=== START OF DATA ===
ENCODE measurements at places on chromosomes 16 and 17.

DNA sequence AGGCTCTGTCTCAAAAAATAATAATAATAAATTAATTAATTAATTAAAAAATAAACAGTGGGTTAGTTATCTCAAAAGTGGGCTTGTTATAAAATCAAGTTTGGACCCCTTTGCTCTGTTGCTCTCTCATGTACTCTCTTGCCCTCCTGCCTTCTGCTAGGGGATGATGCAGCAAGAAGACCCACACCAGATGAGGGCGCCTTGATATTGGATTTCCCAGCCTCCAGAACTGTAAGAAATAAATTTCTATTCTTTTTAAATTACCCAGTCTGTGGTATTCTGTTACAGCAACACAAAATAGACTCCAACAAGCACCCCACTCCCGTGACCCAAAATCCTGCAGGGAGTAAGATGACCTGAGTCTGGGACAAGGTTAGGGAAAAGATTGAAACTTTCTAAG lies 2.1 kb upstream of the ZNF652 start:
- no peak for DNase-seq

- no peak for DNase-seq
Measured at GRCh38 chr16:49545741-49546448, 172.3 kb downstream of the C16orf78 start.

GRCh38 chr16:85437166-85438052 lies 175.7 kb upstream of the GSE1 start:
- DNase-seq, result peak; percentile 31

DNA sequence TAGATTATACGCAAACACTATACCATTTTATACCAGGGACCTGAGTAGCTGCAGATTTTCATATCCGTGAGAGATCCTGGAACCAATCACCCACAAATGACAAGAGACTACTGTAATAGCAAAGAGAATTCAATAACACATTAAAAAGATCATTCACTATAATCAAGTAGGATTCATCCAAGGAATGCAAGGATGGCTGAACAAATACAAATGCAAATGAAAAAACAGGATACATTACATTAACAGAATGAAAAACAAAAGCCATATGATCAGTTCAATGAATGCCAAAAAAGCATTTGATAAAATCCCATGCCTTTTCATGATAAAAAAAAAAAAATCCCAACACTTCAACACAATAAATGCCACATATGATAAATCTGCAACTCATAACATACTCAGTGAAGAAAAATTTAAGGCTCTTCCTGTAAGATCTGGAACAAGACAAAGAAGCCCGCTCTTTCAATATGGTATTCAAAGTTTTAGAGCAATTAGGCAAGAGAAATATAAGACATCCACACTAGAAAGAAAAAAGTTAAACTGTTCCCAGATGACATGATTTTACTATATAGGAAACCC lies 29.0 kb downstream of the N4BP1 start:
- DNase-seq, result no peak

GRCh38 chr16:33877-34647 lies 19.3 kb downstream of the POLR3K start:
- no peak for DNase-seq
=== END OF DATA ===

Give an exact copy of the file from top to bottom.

ENCODE measurements at places on chromosomes 16 and 17.

DNA sequence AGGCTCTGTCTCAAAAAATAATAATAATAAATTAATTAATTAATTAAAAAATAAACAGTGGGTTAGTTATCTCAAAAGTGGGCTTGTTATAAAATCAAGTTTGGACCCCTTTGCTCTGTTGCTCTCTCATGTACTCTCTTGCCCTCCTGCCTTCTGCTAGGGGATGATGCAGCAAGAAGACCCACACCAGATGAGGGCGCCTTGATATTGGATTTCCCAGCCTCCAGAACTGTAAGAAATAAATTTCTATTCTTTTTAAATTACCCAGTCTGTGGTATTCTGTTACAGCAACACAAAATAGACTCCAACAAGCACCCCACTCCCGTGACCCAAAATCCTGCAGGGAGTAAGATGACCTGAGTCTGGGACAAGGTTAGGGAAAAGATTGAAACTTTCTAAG lies 2.1 kb upstream of the ZNF652 start:
- no peak for DNase-seq

- no peak for DNase-seq
Measured at GRCh38 chr16:49545741-49546448, 172.3 kb downstream of the C16orf78 start.

GRCh38 chr16:85437166-85438052 lies 175.7 kb upstream of the GSE1 start:
- DNase-seq, result peak; percentile 31

DNA sequence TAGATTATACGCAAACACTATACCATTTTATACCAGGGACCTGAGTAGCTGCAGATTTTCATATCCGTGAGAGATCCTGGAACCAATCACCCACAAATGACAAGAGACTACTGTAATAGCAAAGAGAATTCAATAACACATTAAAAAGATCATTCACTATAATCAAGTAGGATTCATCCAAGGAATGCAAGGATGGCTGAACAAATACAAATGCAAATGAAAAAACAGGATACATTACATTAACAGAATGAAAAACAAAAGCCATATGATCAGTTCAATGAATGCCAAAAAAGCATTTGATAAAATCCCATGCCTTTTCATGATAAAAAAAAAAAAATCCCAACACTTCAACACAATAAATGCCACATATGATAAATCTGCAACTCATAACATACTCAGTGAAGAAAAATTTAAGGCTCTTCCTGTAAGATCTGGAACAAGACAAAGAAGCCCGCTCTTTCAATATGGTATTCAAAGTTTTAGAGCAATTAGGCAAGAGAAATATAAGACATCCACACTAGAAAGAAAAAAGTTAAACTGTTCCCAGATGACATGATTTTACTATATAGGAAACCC lies 29.0 kb downstream of the N4BP1 start:
- DNase-seq, result no peak

GRCh38 chr16:33877-34647 lies 19.3 kb downstream of the POLR3K start:
- no peak for DNase-seq